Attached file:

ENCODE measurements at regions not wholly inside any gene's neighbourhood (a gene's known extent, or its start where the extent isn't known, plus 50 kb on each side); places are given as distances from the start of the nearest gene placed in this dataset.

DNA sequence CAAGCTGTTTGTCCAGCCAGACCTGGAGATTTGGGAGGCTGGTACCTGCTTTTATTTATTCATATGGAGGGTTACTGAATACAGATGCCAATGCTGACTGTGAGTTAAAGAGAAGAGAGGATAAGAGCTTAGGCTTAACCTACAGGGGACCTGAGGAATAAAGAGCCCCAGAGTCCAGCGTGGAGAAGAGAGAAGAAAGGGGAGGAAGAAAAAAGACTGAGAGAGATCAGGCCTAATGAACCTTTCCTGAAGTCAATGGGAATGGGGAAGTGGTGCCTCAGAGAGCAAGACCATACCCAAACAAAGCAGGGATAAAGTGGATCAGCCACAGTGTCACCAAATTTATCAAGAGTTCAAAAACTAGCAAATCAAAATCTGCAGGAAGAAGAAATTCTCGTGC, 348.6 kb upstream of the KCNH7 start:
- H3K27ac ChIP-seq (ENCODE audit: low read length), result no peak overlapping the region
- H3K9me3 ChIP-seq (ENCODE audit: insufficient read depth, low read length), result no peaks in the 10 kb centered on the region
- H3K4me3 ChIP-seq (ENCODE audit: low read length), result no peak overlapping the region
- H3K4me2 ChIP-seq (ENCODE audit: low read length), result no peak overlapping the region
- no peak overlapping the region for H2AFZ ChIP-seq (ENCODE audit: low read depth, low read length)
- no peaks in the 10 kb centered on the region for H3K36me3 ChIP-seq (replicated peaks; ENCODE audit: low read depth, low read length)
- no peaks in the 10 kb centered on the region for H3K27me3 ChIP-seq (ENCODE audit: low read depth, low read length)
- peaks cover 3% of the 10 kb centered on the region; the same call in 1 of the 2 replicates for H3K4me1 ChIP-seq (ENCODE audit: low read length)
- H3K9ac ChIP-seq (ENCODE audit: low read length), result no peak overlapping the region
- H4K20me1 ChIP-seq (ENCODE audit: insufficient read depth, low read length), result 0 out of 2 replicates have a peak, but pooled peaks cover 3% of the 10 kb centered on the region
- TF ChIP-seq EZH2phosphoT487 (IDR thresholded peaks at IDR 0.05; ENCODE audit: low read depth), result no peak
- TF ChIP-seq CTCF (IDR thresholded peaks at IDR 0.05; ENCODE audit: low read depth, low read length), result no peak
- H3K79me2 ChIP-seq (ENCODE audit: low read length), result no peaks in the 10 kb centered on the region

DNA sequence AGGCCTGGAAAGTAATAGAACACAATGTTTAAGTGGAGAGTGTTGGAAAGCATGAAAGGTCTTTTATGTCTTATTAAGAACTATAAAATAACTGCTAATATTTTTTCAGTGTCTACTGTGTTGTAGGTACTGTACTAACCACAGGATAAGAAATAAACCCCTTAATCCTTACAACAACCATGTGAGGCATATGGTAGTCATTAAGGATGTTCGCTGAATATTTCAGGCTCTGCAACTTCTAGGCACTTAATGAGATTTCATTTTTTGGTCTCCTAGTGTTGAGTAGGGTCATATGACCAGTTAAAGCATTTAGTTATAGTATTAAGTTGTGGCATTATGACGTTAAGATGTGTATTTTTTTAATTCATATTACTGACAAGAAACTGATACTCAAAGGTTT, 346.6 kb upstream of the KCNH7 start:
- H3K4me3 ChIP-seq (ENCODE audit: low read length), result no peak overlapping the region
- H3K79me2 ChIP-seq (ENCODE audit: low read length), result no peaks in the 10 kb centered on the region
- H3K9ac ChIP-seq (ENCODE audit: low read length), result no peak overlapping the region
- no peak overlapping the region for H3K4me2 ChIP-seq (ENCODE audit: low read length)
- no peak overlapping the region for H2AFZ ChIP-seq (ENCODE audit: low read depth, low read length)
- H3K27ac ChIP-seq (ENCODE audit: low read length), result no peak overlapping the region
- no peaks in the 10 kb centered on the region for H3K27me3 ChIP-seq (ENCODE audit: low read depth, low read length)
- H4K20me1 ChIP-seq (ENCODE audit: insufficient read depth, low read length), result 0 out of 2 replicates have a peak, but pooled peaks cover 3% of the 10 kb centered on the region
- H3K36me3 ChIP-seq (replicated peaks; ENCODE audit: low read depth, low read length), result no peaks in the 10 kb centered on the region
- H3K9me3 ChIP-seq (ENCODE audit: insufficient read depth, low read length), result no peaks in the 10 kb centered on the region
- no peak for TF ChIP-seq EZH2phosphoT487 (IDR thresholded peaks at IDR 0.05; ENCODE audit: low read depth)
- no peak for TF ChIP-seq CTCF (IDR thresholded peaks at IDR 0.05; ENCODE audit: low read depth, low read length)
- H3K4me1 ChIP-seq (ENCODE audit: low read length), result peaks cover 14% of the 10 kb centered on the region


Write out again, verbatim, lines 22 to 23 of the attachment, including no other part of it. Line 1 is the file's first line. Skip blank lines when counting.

- H3K27ac ChIP-seq (ENCODE audit: low read length), result no peak overlapping the region
- no peaks in the 10 kb centered on the region for H3K27me3 ChIP-seq (ENCODE audit: low read depth, low read length)